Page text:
A power-sharing agreement between the opposition Orange Democratic Movement and the Party of National Unity in Kenya has failed at healing ethnic divisions in the one-time politically-troubled East African nation, according to a new report by Minority Rights Group International (MRG).
“Tens of thousands of Kenyans remain displaced, living in miserable conditions in transit camps, while ethnic tensions fester, following the country’s worst outbreak of violence,” says the London-based organisation. The clashes, which broke out after disputed election results early this year, left Kenya with its biggest crisis ever in terms of internally displaced persons (IDPs). Over 400,000 were driven from their homes, and 1,500 were killed.
MRG found peace-building efforts were “patchy, poorly funded and lacked major government backing.”
MRG’s head of policy and communications, Ishbel Matheson, says that from the outset, the new government seemed more interested in breaking up the highly visible IDP camps in major towns, rather than facilitating the sustainable return of these people. Without a serious commitment to build bridges between these communities, violence could easily erupt again, she warned.
According to the report, titled “Kenya Six Months on: A New Beginning or Business as Usual?”, the biggest difficulties are in the Northern Rift Valley, where the violence carried out by Kalenjin ethnic militia, against the Kikuyus, was worse.
But small communities, like the indigenous Ogiek hunter-gatherer group living close to the Rift Valley town of Nakuru, were also hard-hit.
Asked for his comments, Salim Lone, a former senior U.N. official and currently spokesman for Prime Minister Raila Odinga, told IPS: “The report correctly points to the complexity of the healing process that is underway in Kenya, since the underlying factors for the terrible violence are decades old.”
But it is far too early, he said, to characterise the exercise in such negative terms. “Some other independent observers have in fact described the government’s efforts as encouraging.”
“A key part of our reconstruction and healing revolves around resettling displaced people,” Lone pointed out. “That process must ensure that the marginalisation of some ethnic groups over the last 45 years is quickly reversed if we are to avoid further instability.”
Lone, who is based in Nairobi, said the prime minister is doing everything within his powers to ensure that the government does not end up paying the most attention to the IDPs of the largest and most influential communities.
“That is why the prime minister, who draws a lot of support from the Rift Valley, where many killings occurred, boldly associated himself with the resettlement drive in that province,” he said.
Lone said it is important to point out, however, that it is not only small and remote groups that have suffered marginalisation, “which is severe and a threat to our stability, (but also others). We are determined to end it.”
Unfortunately, he said, the report portrays the killings as being primarily ethnic in nature. “This is false,” Lone asserted.
“The killings were triggered by a very controversial outcome of the presidential election, and the political revolt to this did take on heavily ethnic overtones in some areas. But a large number of killings were actually the result of police shootings,” he added.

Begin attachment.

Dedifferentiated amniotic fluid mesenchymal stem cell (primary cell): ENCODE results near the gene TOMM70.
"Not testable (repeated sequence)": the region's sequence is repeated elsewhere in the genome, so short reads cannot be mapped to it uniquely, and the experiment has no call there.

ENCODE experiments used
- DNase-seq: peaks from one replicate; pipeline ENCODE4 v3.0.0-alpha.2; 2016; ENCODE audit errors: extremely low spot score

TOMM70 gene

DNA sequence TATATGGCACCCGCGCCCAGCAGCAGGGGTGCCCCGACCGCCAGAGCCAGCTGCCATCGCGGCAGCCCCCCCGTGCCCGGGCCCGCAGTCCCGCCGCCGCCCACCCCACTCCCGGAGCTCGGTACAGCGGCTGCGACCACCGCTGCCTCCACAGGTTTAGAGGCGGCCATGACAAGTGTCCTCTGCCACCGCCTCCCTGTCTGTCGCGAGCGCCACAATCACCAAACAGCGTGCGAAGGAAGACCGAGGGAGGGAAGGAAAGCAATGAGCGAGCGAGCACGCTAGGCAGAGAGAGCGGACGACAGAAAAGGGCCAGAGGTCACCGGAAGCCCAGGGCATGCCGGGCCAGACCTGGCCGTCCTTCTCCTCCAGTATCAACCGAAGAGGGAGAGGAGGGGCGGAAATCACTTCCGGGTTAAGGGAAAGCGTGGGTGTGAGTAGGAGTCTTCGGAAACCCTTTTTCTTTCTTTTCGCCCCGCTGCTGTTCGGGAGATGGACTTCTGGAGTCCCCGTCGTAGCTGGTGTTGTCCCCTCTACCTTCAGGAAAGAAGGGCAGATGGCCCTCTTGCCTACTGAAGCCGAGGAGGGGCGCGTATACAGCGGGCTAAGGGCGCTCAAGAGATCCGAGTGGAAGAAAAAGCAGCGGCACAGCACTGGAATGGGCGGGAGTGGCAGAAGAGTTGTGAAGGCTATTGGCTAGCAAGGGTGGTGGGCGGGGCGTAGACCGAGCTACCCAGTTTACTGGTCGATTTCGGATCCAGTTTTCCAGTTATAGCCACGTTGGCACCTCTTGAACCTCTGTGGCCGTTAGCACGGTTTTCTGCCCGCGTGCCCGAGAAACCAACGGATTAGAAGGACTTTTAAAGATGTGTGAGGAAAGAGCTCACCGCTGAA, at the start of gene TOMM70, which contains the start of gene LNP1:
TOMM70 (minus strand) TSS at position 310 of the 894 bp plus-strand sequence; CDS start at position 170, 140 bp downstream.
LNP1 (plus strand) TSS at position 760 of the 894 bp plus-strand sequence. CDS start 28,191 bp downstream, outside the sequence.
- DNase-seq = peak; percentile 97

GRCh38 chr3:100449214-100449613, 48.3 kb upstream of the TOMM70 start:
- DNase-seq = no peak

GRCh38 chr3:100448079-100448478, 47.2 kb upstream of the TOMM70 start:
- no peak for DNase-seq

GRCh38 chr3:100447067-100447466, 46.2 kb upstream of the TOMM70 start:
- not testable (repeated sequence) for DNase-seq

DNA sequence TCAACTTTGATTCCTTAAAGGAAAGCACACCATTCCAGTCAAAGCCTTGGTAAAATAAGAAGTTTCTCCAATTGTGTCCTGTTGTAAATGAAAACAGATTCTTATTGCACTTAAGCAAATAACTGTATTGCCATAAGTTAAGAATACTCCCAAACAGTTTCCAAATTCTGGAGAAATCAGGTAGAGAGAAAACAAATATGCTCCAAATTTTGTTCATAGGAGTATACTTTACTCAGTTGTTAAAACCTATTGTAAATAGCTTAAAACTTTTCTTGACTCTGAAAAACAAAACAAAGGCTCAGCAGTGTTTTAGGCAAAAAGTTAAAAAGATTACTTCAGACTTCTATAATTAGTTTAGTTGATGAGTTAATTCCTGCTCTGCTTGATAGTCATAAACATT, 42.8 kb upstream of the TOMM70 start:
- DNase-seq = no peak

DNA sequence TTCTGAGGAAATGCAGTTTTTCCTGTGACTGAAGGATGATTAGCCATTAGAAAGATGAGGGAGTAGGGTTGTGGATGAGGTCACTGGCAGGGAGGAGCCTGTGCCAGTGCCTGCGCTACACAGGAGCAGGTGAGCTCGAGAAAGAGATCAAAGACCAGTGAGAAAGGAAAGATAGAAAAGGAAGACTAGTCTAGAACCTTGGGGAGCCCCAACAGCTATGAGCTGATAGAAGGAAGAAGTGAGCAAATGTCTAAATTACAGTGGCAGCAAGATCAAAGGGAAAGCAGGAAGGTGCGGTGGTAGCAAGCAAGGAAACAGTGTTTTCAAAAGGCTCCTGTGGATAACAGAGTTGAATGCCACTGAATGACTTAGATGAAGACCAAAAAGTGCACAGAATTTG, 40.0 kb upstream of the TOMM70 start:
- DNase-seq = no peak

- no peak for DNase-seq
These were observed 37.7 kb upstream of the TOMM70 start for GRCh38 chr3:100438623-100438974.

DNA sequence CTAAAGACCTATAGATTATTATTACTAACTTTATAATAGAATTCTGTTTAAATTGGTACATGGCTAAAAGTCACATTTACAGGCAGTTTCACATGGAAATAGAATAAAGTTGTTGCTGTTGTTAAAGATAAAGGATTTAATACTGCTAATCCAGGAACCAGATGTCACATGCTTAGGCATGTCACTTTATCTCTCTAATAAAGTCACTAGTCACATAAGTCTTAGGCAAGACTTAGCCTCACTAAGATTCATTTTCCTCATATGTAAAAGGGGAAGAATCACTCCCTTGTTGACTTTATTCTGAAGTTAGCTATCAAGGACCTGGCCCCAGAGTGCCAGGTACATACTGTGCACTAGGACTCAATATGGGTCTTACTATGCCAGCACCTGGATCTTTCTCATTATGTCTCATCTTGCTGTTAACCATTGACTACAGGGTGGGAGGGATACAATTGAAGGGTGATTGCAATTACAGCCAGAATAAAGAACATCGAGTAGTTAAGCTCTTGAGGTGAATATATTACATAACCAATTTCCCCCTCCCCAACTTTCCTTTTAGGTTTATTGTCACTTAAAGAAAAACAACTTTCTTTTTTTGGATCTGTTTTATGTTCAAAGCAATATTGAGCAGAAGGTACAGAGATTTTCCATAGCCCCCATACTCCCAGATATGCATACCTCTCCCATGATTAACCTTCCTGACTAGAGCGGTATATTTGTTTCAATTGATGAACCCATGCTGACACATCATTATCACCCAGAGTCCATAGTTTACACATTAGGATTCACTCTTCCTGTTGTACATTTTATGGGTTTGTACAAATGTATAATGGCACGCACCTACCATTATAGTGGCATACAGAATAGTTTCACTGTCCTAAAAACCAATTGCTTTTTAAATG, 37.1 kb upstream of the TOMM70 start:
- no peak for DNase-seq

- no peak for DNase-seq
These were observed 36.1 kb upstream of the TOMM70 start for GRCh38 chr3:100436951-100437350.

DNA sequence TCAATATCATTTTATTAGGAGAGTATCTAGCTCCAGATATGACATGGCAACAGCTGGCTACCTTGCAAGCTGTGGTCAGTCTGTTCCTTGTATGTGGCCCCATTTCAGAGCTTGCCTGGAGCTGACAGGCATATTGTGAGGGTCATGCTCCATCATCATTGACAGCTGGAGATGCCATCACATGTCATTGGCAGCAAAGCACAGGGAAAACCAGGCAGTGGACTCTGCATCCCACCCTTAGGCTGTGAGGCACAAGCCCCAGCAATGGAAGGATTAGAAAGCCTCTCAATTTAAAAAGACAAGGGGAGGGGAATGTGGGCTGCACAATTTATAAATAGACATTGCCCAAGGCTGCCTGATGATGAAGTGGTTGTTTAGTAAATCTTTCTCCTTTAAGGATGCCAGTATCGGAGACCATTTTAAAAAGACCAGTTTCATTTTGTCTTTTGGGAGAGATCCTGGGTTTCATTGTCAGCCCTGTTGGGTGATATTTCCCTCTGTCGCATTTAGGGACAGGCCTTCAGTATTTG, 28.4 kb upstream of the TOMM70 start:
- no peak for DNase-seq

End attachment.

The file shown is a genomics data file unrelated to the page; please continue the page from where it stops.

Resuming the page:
Asked whether the United Nations has done enough to ensure the continuation of the peace process, Matheson told IPS that it was ultimately an African Union-sponsored peace process, which former U.N. Secretary-General Kofi Annan presided over, that helped broker the agreement.
But the visit of Ban Ki-moon, the current secretary-general, at a crucial time in the process back in February 2008 was undoubtedly vital, because it brought pressure to bear on the two parties to reach a power-sharing agreement, while the violence threatened to tear the country apart, she added.
“It is vital that that diplomatic vigour does not fade, as the coalition government becomes more established,” Matheson said.
She said that high-level U.N. pressure should be brought to bear, for example, to ensure that the vital reform processes — the constitutional review, a new land policy, and a truth, justice and reconciliation commission — be kept on track.
“If it looks like it is faltering, Ban Ki-moon should appoint a special U.N. representative to Kenya, to flag up the immense importance of the success of these reform processes,” Matheson said.
In addition, the Office of the High Commissioner of Human Rights (OHCHR), conducted a fact-finding mission to the country at the height of the violence, and made a number of key recommendations in relation to the reform processes and the treatment of IDPs.
The OHCHR must return before the end of the year, to chart progress on its recommendations, and establish whether Kenya is meeting its obligations to its people under international human rights norms, she added.
The findings of that report should be made public, and again, will help to reinforce to Kenya’s politicians that there can be no backsliding when it comes to reform.
“The relief at seeing Kenya return to peace, and attempt to rebuild its shattered economy, should not deflect from the fact that fundamental problems remain in the governance of the country, and that this is probably the best chance in a generation to put them right,” Matheson said.
The United Nations has a massive engagement with Kenya. The country — and Nairobi, in particular — is the host to the headquarters of several major agencies.
“It is greatly in the interests of the U.N.’s political wing — as well as its humanitarian agencies — to secure true reform in Kenya, so that a truly modern inclusive society can be forged,” she declared.